Offering staff trauma-informed support amid unrest

How to meet staff’s emotional needs in a changing work landscape.

The COVID-19 pandemic and civil unrest of 2020 forced leaders across all industries, including credit unions, to examine their trauma-informed services.

According to N’cho Behavioral Group Executive Director Hammad S. N’cho, a trauma-informed approach is crucial to creating a supportive work environment. It requires focusing on employees’ mental health when shaping policy.

“Being a leader at this highly unpredictable time comes with a great many questions and a great deal of stress,” he says. “Understanding how to be in the midst of a global pandemic is not at all clear,” says N’cho, who previously worked for the Center for Disease Control and Prevention’s Epidemic Intelligence Service and conducted disaster response while serving on the U.S. Navy’s Psychiatric Rapid Intervention Team. “Even with my outbreak and disaster response training, I was scared.”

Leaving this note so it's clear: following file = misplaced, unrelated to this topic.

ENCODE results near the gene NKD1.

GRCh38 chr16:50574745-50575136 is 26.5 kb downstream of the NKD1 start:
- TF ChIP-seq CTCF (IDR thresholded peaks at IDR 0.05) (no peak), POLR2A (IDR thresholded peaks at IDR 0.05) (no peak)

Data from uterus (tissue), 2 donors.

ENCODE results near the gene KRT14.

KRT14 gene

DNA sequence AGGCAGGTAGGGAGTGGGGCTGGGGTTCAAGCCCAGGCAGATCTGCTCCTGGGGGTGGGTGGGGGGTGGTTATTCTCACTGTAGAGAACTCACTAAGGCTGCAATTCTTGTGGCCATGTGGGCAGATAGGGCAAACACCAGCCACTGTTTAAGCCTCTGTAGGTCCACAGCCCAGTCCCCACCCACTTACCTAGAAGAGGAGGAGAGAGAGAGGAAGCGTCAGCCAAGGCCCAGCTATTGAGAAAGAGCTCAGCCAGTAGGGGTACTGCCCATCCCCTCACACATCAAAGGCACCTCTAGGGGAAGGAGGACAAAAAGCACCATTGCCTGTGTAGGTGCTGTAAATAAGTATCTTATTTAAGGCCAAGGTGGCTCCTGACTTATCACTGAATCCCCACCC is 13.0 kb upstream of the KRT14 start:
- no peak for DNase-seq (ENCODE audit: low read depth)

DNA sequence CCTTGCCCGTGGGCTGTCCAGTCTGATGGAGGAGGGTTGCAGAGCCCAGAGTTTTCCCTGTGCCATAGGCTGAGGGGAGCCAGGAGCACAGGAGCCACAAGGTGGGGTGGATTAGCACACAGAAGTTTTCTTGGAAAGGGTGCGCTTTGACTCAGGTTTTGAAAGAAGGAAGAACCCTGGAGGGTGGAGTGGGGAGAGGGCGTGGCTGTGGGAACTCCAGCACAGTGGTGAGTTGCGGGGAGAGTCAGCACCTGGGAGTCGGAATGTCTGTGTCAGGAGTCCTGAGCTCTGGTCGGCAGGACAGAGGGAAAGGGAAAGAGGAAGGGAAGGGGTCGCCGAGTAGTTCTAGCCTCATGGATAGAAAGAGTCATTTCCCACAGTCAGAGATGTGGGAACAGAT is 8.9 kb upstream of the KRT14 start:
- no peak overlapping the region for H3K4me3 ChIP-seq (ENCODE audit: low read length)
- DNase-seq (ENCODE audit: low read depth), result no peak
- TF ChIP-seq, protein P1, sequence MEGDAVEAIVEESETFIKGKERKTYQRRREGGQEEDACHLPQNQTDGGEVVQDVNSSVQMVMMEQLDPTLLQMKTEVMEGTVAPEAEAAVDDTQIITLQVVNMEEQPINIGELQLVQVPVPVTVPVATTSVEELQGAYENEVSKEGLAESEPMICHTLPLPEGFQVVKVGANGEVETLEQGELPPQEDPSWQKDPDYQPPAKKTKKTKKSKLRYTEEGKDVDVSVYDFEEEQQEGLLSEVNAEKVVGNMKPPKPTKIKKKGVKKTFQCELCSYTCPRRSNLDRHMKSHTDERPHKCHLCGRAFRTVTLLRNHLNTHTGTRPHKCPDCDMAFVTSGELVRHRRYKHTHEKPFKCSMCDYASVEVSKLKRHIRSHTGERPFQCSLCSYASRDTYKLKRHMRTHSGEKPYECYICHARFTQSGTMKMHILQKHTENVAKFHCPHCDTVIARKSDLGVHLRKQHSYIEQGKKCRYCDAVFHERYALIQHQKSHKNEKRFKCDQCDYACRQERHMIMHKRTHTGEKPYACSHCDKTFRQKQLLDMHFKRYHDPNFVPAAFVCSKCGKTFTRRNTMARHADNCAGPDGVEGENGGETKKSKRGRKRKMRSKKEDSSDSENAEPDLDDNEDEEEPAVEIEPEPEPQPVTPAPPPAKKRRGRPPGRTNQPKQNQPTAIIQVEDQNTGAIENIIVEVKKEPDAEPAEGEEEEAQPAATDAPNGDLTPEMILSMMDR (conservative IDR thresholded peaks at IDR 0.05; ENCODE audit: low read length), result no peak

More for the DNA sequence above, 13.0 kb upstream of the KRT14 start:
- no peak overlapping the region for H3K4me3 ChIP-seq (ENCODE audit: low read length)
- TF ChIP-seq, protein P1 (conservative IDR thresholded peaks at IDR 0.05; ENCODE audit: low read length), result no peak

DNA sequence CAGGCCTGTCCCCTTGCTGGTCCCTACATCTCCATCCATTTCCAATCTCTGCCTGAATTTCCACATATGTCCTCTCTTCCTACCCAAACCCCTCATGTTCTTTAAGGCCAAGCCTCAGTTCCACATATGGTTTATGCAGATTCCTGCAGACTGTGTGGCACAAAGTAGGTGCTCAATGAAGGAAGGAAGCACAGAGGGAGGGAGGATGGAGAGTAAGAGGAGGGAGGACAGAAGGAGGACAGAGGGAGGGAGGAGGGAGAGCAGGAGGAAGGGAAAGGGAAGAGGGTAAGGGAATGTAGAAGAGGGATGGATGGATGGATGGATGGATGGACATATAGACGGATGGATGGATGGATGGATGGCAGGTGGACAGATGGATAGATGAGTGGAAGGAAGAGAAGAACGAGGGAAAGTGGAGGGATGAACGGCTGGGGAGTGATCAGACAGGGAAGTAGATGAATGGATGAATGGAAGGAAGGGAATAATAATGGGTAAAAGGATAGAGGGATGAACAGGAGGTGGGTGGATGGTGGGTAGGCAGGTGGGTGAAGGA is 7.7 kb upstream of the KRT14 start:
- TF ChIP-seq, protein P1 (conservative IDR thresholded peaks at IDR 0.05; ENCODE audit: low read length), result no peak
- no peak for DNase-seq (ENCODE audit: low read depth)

The N’cho Behavioral Group and the Filene Research Institute studied practical steps to create healthy, sustainable work environments and allow staff to feel supported amid trauma exposure.


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